Beth Armstrong, a Denver biomedical scientist, wrestles with the impossible choice of saving her sabotaged, groundbreaking cure for multiple sclerosis or honoring an obligation to care for her cantankerous old aunt. Playing nursemaid ranks just a notch above catching the plague on Beth’s scale, yet her ex-flapper aunt would prefer catching anything deadly to losing her independence under the hands of her obsessive-compulsive niece.
While a murderous culprit runs loose in the science institute, Beth finds her whole life out of balance. Unpredictable nefarious activities at the institute–which is rife with suspects–cause Beth to wonder if she can trust anyone, while at home her chain-smoking aunt entertains Beth’s neglected husband with nightly cocktails and raucous stories from the Roaring Twenties. The Flapper, the Scientist, and the Saboteur creates a compelling mystery intertwined with a generational battle-of-wills story between a dedicated professional intent on fighting chaos and restoring order, and a free-spirited aunt who insists her niece listen to her heart and learn to live in the moment.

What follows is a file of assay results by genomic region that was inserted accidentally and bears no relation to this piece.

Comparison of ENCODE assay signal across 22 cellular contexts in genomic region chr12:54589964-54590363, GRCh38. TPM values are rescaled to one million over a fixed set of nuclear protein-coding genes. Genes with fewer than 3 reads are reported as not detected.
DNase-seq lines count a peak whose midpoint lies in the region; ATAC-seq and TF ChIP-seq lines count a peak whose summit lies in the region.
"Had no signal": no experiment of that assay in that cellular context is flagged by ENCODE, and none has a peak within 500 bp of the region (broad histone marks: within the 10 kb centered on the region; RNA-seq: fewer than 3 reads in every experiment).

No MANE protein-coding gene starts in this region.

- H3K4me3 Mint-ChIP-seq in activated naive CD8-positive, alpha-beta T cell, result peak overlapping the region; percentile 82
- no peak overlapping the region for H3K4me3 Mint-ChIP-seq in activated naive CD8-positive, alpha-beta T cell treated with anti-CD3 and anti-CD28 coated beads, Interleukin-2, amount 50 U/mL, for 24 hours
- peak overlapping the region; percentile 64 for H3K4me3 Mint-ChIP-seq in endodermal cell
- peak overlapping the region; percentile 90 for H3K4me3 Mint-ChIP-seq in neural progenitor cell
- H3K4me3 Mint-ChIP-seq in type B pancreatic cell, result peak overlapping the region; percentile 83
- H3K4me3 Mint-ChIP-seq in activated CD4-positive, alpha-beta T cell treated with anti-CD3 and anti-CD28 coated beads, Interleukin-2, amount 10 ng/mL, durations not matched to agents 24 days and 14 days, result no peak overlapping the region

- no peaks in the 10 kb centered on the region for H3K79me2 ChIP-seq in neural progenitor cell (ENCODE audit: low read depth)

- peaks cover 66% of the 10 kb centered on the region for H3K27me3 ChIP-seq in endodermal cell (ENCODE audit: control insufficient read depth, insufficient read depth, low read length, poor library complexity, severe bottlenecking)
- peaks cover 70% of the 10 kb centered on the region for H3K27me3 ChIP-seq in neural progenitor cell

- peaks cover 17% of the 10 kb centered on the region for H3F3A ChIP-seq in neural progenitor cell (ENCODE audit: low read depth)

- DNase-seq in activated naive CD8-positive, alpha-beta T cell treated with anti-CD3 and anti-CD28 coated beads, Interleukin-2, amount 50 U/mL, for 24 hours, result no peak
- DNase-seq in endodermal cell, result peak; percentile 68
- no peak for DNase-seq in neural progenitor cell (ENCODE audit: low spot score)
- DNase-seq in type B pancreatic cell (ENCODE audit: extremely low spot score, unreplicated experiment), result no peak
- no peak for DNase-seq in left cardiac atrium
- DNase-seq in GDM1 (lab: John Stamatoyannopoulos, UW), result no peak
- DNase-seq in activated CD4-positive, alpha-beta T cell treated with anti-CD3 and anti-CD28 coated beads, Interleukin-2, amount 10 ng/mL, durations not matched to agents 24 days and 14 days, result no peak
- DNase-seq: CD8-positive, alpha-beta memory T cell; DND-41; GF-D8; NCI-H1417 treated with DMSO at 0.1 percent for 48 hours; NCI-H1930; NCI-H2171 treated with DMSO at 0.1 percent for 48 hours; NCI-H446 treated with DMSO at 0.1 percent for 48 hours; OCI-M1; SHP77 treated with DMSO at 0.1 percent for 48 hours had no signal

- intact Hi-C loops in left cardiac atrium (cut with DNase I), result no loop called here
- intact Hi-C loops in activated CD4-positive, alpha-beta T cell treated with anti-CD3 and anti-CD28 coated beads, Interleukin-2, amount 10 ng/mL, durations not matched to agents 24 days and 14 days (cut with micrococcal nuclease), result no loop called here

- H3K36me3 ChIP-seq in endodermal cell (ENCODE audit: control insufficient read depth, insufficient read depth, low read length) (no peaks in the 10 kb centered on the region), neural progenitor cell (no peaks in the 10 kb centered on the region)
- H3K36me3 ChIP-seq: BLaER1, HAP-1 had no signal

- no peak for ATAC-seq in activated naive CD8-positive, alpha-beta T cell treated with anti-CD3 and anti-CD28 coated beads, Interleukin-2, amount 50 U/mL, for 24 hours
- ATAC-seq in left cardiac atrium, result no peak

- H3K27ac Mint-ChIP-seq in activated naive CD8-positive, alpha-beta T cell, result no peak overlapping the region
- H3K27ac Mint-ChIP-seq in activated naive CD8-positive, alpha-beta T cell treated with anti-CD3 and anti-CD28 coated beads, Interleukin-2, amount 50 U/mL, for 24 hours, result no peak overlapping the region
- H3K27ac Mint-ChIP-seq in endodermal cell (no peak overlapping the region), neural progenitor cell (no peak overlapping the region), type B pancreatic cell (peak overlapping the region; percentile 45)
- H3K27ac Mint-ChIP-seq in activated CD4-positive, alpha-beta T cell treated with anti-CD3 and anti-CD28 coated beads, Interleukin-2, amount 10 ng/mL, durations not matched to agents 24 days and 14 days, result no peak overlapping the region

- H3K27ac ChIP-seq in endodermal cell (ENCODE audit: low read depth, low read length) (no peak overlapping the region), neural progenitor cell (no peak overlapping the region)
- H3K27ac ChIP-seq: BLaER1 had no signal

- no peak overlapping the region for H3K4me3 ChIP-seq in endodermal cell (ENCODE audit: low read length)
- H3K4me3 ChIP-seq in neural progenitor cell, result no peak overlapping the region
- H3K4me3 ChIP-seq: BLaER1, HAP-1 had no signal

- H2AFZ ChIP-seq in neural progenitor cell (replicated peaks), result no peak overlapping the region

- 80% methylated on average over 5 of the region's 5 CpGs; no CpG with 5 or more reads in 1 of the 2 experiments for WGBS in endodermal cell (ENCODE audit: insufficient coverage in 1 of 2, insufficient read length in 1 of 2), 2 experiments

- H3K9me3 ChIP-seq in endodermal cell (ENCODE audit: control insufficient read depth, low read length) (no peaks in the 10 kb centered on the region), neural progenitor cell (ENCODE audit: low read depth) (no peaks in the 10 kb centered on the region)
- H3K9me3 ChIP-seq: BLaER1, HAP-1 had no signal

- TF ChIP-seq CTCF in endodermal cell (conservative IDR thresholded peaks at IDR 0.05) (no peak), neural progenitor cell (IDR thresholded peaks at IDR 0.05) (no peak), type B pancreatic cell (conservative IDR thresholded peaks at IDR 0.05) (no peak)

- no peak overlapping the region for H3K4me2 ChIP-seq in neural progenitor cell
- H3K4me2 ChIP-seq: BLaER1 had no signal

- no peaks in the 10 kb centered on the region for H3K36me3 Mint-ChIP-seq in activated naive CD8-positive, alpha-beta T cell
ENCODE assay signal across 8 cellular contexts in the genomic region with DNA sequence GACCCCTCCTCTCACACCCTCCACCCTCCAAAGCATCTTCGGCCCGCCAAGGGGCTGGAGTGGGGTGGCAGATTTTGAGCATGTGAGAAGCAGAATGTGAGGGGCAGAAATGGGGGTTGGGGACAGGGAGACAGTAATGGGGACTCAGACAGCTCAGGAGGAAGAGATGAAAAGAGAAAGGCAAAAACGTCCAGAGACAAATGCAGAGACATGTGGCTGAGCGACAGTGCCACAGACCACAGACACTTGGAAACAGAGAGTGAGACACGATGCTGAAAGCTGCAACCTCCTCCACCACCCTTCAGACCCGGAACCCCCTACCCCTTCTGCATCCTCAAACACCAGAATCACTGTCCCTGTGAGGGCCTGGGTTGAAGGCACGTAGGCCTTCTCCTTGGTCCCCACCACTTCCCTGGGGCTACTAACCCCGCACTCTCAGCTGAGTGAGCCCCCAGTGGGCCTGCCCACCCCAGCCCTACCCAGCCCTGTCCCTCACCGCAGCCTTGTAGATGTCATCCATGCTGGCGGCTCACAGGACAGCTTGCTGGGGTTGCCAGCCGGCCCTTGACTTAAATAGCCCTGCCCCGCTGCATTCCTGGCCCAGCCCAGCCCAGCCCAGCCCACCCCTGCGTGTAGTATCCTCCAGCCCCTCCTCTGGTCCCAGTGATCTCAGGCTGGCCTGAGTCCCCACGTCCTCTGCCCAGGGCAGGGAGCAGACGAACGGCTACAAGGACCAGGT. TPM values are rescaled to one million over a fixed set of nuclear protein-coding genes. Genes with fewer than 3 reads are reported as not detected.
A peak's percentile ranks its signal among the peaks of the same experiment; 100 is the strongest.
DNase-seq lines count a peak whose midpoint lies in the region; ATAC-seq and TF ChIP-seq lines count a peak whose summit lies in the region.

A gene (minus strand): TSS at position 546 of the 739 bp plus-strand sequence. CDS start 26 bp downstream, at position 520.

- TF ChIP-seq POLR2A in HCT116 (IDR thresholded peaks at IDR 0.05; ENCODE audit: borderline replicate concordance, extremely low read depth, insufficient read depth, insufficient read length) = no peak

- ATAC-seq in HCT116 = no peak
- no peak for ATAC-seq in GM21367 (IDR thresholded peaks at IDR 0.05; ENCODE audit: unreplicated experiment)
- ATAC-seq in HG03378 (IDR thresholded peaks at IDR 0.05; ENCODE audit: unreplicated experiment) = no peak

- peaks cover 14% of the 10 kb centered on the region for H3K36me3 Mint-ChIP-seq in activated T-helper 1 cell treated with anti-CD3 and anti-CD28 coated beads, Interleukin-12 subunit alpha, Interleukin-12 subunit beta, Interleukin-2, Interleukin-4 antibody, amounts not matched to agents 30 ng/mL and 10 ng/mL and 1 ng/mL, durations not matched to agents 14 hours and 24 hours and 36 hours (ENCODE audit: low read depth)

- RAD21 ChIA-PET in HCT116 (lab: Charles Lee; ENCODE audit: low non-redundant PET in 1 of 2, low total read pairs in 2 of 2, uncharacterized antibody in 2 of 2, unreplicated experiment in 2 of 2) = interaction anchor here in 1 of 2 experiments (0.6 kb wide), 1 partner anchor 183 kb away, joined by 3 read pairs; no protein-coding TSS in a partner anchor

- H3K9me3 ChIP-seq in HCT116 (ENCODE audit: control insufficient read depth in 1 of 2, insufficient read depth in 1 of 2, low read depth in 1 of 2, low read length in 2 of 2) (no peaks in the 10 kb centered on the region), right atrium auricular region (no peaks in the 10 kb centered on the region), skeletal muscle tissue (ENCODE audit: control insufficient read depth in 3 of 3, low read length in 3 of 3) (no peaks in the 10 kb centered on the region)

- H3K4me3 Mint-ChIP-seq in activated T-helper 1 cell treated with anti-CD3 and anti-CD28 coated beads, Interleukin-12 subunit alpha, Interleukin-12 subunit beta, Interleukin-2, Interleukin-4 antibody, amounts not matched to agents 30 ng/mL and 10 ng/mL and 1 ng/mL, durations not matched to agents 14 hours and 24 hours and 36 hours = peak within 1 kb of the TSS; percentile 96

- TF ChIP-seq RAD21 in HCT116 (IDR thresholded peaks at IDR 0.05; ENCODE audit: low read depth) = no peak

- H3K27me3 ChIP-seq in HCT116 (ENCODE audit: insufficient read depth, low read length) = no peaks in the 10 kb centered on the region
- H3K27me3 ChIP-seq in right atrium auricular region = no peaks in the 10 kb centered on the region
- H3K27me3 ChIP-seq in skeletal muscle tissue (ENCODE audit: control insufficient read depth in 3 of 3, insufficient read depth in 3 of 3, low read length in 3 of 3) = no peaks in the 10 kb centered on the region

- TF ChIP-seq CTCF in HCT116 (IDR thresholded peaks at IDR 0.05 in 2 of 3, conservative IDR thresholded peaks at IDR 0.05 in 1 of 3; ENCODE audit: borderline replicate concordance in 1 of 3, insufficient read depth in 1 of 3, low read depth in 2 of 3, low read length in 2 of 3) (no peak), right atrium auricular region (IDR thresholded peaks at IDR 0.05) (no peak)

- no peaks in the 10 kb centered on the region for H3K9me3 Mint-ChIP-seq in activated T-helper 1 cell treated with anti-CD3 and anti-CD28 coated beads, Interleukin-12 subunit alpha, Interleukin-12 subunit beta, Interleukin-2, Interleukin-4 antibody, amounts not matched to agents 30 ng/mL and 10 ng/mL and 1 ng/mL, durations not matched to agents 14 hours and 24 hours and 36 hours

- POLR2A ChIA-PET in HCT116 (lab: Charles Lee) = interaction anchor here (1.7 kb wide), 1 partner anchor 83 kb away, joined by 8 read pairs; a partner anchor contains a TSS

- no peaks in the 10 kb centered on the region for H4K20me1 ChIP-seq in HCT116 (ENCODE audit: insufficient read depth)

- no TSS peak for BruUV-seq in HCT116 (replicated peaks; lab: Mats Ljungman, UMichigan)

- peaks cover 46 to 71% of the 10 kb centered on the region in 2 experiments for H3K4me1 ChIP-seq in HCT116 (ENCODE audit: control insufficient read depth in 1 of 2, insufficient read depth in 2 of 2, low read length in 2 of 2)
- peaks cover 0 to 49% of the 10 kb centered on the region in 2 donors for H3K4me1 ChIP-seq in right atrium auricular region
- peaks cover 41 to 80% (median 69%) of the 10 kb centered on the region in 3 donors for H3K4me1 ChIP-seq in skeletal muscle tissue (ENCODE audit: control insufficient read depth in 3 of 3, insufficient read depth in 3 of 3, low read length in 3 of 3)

Charlene Bell Dietz, raised in the Rocky Mountains of Colorado, now lives in the central mountains of New Mexico. She taught kindergarten through high school, served as a school administrator, and an adjunct instructor for the College of Santa Fe. After retirement she traveled the United States providing instruction for school staff and administrators. Her writing includes published articles, children’s stories, short stories and mystery and historical novels, winning awards from NM/AZ Book Awards, Writers Digest, Public Safety Writers, and International Book Awards, along with earning two of the coveted Kirkus Reviews (starred review) and having two books named to Kirkus Reviews Best Books of 2018.